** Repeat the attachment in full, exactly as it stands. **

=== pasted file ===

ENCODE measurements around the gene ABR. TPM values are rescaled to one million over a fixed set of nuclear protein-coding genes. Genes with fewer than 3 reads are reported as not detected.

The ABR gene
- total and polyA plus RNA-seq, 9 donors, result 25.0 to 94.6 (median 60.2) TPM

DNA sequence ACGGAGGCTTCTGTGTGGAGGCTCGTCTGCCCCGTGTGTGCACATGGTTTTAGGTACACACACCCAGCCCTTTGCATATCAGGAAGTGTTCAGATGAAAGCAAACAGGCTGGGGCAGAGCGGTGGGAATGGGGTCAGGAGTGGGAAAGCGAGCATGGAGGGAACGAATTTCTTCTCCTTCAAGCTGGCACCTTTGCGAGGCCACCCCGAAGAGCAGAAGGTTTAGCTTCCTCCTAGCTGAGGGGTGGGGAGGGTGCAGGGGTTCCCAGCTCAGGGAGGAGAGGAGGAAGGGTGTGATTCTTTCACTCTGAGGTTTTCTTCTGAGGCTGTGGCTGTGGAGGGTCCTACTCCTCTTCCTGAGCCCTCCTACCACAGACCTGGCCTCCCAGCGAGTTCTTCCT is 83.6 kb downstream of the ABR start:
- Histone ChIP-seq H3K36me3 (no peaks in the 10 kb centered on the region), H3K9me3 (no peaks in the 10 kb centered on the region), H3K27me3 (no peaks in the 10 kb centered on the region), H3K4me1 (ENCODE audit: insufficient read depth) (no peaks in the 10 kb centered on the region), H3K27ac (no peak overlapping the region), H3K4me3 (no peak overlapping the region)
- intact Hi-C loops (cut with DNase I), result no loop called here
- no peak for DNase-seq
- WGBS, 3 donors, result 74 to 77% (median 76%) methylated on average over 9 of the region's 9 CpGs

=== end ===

ENCODE measurements around the gene ABR. TPM values are rescaled to one million over a fixed set of nuclear protein-coding genes. Genes with fewer than 3 reads are reported as not detected.

The ABR gene
- total and polyA plus RNA-seq, 9 donors, result 25.0 to 94.6 (median 60.2) TPM

DNA sequence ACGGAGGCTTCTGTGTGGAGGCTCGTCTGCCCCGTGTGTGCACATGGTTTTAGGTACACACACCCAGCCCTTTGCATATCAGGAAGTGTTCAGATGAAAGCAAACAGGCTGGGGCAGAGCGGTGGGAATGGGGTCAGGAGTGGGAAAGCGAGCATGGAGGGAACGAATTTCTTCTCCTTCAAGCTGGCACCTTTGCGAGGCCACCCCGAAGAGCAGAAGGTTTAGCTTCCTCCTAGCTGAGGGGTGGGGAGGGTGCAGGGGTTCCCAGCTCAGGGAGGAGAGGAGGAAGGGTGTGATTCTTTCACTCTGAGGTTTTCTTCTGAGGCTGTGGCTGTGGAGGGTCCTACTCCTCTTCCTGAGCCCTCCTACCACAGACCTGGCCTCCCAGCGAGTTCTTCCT is 83.6 kb downstream of the ABR start:
- Histone ChIP-seq H3K36me3 (no peaks in the 10 kb centered on the region), H3K9me3 (no peaks in the 10 kb centered on the region), H3K27me3 (no peaks in the 10 kb centered on the region), H3K4me1 (ENCODE audit: insufficient read depth) (no peaks in the 10 kb centered on the region), H3K27ac (no peak overlapping the region), H3K4me3 (no peak overlapping the region)
- intact Hi-C loops (cut with DNase I), result no loop called here
- no peak for DNase-seq
- WGBS, 3 donors, result 74 to 77% (median 76%) methylated on average over 9 of the region's 9 CpGs